Mountain Men and Life in the Rocky

Subject Guide


Mountain West

Malachite’s Big Hole

The Rendezvous:

The tradition of the mountain rendezvous was started by General William Ashley and the men in his company in 1825.  The first rendezvous was simply a designated location to exchange pelts for supplies and reorganize trapping units following the disastrous attempts to get men and supplies upriver past the Arikara villages in 1823-1824.  To his surprise, Ashley discovered that the trappers greatly preferred this arrangement to the previous practice of returning to St. Louis and “civilization” annually or biannually for re-supply.

Obviously, dragging a keelboat 1,000 or more miles up the Missouri River was not a desirable task.  Ashley seized on this to become the supplier of trade goods to the mountain rendezvous, selling out his fur company to Smith, Jackson and Sublette.  Alcohol was not one of the items included in the supplies at the first rendezvous.  This oversight would be corrected and generous supplies of rum and/or whiskey were present at all subsequent rendezvous.  

Markups on merchandise traded at rendezvous ranged from 600% to as high as 1500% over prices available in St. Louis.  “Mountain prices” became synonymous with being cheated.  After a while, pricing became so intolerable under the company of Smith, Jackson and Sublette, that the free trappers sent a delegation, including Hugh Glass, down to St. Louis to implore a rival outfit (the American Fur Company) to come to the mountains.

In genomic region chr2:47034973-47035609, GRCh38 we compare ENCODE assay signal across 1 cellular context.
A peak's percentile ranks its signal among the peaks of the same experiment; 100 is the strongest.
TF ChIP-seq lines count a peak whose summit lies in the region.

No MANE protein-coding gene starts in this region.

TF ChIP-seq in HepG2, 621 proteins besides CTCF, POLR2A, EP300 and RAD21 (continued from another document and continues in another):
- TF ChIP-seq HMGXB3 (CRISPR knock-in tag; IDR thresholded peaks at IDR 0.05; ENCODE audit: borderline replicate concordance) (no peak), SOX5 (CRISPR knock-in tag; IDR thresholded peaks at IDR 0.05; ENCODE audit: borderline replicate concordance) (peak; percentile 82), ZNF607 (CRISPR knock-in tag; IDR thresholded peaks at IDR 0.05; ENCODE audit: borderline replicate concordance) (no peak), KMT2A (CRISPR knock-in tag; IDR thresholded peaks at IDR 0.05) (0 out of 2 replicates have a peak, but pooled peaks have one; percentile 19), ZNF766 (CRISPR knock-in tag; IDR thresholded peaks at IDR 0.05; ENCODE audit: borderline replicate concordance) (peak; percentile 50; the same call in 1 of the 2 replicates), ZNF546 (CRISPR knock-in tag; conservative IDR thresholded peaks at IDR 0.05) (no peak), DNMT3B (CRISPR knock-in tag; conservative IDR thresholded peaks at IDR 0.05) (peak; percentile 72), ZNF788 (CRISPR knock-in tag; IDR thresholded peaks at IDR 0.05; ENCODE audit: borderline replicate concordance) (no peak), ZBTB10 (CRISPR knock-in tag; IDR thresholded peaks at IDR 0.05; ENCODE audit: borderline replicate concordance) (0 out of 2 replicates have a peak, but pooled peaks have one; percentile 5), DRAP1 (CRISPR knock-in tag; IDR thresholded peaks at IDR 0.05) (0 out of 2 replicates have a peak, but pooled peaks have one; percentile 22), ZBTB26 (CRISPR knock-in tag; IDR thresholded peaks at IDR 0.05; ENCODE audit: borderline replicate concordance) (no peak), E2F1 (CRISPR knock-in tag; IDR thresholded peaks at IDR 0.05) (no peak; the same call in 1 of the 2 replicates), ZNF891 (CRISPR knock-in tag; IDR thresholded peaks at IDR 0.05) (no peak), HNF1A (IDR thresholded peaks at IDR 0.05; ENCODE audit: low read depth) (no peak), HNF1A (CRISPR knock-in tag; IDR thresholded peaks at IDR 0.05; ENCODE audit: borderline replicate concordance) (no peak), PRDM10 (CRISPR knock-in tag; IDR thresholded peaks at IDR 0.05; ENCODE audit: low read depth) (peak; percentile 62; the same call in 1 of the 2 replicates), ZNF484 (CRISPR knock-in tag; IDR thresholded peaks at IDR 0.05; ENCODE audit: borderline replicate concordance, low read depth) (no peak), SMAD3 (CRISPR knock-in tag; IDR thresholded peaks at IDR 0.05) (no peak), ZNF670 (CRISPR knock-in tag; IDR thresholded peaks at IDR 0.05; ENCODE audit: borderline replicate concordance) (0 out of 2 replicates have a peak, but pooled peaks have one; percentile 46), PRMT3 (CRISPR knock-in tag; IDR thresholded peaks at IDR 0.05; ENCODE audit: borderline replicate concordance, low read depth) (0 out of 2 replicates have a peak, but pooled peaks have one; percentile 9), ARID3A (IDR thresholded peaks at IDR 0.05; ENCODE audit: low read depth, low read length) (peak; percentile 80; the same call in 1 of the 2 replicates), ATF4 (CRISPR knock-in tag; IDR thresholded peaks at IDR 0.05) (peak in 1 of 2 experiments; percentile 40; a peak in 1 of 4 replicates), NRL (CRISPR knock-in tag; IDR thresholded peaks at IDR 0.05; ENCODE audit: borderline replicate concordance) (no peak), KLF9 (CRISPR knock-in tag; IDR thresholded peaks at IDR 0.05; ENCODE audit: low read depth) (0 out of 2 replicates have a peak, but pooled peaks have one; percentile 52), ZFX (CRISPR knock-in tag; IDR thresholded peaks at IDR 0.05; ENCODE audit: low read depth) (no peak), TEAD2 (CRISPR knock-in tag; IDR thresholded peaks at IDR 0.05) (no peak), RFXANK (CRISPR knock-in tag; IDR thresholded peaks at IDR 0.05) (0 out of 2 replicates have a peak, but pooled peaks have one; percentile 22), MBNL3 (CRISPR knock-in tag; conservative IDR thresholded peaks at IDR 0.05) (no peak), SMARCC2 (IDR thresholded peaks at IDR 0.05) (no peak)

The system was so profitable for Ashley that he was able to retire from the mountains in 1826 and from the fur trade entirely in 1830.  He went on to become a Representative to the U.S. Congress from the State of Missouri.

After the first rendezvous, the tradition of the rendezvous swiftly evolved into a wilderness party lasting any where from a couple of weeks to approaching eight weeks. Although the business of exchanging furs for supplies was generally concluded within a couple of days, the participants would start gathering several weeks prior to the arrival of the pack train, and festivities might continue for several weeks after the pack train loaded with furs and skins had departed for St. Louis.   

The gathering was not limited to company trappers, but also attracted free trappers, Indians, French Canadians, trapper/traders out of Santa Fe and Taos, native wives and children of the trappers, travelers bound for Oregon, and in the later years tourists and sightseers from as far away as Europe would journey out to the mountains just to observe the spectacle. Representatives from Hudson’s Bay Company attended the rendezvous as observers, to get a measure of the competition and to maintain commercial pressure on the American companies.